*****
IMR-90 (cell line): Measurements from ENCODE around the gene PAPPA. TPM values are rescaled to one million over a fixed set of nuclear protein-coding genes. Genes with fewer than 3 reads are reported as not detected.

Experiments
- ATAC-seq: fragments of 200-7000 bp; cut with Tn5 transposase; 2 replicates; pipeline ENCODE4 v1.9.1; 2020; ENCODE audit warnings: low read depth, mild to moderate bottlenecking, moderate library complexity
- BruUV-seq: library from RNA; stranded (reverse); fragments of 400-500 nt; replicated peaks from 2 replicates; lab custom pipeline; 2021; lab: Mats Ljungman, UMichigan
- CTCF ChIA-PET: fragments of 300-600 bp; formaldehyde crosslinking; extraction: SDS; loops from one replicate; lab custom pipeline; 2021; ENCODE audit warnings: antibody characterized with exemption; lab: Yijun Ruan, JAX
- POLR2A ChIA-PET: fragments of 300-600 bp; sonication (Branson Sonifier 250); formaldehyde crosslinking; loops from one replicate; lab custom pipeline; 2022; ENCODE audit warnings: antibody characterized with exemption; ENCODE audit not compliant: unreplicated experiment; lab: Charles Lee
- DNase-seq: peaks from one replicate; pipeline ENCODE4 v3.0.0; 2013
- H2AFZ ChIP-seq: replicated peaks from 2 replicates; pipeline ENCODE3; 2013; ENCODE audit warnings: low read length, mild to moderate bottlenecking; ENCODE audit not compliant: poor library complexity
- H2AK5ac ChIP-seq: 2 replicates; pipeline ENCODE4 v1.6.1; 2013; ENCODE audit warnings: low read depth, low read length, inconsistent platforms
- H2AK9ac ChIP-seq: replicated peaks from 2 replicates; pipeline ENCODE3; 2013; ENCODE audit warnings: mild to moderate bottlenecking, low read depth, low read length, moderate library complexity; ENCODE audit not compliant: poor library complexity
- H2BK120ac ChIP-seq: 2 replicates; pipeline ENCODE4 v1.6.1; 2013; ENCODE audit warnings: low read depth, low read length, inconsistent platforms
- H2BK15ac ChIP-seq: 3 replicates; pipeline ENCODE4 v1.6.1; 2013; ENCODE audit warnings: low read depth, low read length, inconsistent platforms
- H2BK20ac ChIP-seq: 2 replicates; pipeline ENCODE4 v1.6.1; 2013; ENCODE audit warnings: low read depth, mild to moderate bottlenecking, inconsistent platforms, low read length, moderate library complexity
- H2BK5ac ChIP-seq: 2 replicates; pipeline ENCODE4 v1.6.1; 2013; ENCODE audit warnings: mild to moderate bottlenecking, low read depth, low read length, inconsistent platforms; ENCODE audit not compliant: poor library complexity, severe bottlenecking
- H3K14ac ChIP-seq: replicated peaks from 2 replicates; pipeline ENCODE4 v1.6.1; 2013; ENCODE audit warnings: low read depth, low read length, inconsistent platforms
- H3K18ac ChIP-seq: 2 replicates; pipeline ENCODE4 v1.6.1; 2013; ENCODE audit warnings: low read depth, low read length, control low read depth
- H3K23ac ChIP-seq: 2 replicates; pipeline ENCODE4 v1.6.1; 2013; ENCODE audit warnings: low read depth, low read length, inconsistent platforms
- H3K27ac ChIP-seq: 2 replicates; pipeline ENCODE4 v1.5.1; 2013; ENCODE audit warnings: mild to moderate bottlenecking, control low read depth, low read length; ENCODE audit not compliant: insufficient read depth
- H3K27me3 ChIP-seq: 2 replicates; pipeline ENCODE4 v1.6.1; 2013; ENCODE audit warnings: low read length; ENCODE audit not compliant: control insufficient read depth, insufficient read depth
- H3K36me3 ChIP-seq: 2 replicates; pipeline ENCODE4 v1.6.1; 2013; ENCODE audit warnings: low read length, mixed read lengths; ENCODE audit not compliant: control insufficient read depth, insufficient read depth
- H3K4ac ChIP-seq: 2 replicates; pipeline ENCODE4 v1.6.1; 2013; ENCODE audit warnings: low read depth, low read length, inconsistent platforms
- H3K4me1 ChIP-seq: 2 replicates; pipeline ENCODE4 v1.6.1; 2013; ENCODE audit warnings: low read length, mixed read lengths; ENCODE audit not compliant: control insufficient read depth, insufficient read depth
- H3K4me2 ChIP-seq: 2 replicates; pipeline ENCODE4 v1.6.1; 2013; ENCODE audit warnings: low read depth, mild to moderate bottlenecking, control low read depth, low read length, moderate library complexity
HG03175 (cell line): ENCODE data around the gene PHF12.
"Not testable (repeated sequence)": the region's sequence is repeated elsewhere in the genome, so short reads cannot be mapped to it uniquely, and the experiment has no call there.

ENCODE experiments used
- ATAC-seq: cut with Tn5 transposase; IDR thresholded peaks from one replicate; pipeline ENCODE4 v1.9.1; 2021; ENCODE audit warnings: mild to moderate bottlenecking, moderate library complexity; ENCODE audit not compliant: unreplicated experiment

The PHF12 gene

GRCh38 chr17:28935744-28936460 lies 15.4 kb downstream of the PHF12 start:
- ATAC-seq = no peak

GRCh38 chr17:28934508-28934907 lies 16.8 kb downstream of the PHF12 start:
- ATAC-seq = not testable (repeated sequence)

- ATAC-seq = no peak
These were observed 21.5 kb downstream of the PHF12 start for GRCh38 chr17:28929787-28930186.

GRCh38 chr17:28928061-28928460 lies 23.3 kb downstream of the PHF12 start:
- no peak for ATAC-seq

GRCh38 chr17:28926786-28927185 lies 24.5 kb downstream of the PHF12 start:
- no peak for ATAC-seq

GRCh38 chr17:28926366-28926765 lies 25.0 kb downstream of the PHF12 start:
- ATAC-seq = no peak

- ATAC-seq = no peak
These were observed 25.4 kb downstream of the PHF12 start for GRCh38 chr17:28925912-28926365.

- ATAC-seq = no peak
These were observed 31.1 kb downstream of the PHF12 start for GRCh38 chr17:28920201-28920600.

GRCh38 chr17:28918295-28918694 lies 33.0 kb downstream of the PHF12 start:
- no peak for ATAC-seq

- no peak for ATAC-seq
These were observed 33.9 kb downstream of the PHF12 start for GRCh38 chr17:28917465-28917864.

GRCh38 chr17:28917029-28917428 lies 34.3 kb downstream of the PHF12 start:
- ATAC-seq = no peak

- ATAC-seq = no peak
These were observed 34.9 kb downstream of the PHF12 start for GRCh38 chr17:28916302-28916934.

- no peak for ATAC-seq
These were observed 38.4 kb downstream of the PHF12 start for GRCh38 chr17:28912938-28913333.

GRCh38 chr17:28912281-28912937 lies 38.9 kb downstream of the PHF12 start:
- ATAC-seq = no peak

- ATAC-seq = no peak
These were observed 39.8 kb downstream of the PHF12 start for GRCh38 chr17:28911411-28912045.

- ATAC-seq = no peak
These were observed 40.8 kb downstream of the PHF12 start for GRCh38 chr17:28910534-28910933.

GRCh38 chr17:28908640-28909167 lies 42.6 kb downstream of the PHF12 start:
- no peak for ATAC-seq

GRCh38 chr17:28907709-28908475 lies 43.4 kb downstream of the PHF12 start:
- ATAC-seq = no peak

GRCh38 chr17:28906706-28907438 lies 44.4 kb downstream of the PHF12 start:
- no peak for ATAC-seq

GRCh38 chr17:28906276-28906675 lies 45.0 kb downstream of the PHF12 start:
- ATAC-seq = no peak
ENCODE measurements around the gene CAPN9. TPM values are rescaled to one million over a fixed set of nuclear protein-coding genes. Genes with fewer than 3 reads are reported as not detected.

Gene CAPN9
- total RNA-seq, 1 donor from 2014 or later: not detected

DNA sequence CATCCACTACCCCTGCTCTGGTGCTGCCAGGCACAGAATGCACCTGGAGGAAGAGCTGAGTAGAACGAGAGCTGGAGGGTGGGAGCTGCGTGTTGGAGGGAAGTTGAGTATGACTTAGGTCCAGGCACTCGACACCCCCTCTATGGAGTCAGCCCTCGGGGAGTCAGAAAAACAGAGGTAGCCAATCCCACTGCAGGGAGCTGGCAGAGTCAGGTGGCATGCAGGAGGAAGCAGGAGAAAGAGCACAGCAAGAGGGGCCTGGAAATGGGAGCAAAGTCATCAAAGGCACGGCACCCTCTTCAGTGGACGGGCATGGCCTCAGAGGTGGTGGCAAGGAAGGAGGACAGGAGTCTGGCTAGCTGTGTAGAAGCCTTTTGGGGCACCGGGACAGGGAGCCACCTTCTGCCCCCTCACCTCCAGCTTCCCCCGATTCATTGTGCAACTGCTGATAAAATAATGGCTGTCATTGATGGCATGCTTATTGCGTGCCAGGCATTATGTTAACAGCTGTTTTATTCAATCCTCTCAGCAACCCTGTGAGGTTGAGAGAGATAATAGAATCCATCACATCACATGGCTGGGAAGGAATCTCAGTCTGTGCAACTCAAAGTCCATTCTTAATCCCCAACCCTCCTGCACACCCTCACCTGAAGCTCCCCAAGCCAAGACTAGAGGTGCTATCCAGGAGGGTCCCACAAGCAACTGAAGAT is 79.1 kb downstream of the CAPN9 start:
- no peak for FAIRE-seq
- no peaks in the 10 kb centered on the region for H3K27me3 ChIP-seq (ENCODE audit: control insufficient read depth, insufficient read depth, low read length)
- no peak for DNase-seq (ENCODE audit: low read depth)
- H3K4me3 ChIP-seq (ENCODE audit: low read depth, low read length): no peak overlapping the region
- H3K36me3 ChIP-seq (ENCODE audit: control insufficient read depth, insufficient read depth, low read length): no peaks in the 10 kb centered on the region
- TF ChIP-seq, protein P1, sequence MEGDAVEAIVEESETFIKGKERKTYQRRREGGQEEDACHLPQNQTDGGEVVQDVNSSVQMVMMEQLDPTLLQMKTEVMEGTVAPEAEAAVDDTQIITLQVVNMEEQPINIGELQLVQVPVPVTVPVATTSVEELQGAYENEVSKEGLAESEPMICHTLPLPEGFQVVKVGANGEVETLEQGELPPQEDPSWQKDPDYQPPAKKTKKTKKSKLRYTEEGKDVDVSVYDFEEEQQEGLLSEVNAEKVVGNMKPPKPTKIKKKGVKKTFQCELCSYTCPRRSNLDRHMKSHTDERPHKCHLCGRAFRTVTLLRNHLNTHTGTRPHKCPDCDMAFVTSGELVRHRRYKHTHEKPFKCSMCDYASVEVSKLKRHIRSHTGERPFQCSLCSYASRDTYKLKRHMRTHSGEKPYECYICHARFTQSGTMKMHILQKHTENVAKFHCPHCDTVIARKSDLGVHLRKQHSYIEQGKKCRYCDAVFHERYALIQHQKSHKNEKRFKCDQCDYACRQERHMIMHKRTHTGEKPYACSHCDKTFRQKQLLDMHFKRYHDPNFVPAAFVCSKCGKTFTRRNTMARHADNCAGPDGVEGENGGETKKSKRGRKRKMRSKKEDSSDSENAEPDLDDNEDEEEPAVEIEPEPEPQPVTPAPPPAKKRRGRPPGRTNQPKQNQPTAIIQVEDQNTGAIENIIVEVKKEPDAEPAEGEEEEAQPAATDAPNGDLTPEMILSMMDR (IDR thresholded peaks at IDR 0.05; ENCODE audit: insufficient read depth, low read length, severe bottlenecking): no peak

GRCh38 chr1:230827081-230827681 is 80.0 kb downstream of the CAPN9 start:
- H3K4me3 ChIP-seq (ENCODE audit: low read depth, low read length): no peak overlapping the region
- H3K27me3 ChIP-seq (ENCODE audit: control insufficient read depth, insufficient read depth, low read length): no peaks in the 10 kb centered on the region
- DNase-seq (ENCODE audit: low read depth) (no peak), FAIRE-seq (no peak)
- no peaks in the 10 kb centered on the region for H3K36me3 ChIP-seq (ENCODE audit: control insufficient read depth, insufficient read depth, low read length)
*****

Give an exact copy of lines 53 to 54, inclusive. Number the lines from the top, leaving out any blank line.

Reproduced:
- no peak for ATAC-seq
These were observed 38.4 kb downstream of the PHF12 start for GRCh38 chr17:28912938-28913333.